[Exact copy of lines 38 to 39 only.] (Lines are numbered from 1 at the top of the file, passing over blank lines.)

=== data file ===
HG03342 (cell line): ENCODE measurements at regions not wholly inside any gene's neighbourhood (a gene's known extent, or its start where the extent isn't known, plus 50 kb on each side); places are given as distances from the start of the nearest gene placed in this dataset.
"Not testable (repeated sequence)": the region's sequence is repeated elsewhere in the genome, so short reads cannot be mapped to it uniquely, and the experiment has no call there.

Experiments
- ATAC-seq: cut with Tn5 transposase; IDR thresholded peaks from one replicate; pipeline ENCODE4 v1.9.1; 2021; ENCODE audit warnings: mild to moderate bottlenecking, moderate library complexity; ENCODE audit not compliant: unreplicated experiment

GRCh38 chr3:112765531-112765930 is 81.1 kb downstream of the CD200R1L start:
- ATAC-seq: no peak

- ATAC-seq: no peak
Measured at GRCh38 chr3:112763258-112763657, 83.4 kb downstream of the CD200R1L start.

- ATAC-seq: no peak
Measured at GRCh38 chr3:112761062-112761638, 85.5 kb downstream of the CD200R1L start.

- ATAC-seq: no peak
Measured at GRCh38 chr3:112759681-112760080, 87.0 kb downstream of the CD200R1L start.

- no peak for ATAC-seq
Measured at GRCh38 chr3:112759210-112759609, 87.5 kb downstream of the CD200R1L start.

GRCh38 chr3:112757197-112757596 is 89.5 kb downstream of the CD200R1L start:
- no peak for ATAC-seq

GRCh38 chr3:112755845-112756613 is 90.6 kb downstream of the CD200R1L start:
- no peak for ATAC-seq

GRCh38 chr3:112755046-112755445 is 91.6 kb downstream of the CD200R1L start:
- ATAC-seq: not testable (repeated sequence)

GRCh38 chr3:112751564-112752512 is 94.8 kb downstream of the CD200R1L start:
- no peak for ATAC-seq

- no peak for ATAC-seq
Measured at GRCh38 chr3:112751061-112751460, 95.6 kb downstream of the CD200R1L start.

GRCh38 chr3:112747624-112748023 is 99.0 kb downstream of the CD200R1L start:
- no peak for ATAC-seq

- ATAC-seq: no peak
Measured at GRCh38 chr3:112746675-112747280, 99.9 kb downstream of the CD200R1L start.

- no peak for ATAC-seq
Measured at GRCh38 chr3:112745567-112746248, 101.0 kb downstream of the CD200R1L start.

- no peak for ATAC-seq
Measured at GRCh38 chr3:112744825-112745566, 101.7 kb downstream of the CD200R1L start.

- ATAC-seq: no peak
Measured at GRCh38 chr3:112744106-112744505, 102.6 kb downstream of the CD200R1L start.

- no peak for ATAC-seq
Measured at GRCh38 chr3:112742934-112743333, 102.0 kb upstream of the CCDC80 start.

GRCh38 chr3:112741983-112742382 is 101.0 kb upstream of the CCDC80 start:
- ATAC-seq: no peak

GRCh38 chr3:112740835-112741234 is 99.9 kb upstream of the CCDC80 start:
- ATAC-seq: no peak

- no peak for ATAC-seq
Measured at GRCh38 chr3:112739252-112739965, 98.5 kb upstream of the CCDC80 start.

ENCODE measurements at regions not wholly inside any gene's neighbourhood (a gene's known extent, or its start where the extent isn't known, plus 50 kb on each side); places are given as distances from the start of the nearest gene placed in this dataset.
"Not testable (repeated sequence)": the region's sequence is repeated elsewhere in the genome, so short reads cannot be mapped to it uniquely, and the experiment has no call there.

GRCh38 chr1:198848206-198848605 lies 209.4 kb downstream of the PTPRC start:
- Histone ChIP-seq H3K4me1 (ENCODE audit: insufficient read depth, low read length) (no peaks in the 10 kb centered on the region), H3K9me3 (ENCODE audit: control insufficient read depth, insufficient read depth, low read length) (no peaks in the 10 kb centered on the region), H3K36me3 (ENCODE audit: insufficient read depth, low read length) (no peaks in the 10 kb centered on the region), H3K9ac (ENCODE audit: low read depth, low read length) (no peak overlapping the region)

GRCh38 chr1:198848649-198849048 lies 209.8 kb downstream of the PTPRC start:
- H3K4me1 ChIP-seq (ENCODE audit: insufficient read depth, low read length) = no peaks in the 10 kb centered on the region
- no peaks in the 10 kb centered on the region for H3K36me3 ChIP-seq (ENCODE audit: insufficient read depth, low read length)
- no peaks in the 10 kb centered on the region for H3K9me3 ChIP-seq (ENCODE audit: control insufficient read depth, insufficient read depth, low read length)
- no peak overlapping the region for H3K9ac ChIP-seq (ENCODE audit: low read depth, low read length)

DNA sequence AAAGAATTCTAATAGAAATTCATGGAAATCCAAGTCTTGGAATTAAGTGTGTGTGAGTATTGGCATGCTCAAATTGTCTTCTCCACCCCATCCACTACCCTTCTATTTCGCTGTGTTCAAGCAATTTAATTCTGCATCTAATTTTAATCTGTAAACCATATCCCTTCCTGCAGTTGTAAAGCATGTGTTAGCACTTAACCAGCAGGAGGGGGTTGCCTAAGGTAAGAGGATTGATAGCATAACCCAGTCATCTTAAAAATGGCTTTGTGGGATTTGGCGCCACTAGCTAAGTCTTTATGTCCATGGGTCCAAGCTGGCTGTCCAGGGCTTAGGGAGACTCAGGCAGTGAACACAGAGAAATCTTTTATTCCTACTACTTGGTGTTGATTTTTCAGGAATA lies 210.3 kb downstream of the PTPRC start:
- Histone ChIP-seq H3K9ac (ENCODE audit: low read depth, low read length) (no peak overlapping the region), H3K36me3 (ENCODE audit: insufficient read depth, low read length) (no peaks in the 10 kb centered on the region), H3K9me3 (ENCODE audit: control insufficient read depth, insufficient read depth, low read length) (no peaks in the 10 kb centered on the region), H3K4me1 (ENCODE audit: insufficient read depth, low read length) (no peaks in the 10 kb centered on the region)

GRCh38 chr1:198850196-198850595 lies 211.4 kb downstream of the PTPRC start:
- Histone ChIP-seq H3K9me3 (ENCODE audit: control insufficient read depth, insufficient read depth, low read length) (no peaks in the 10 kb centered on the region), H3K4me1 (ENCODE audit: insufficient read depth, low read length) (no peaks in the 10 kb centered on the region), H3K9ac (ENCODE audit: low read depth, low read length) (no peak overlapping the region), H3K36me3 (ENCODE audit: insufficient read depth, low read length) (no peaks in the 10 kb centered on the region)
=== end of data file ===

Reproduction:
- ATAC-seq: no peak

GRCh38 chr3:112740835-112741234 is 99.9 kb upstream of the CCDC80 start: